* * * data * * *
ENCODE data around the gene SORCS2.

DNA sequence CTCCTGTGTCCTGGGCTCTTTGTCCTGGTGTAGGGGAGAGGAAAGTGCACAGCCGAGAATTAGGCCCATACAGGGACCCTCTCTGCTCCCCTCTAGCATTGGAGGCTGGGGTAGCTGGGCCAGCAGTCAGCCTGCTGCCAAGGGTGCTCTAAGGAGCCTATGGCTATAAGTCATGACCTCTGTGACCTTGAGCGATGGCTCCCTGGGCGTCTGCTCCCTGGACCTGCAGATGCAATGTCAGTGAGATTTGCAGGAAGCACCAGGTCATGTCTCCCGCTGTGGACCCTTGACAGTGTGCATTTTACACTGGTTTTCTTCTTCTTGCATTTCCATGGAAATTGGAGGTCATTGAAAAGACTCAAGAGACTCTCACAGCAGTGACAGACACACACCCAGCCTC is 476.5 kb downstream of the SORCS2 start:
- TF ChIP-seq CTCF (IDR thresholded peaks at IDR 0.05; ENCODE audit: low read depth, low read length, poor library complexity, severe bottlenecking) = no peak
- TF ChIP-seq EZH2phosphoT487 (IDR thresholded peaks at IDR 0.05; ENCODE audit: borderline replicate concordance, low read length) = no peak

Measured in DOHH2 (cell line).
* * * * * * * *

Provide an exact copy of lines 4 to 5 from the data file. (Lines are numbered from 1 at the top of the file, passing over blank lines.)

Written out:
- TF ChIP-seq EZH2phosphoT487 (IDR thresholded peaks at IDR 0.05; ENCODE audit: borderline replicate concordance, low read length) = no peak

Measured in DOHH2 (cell line).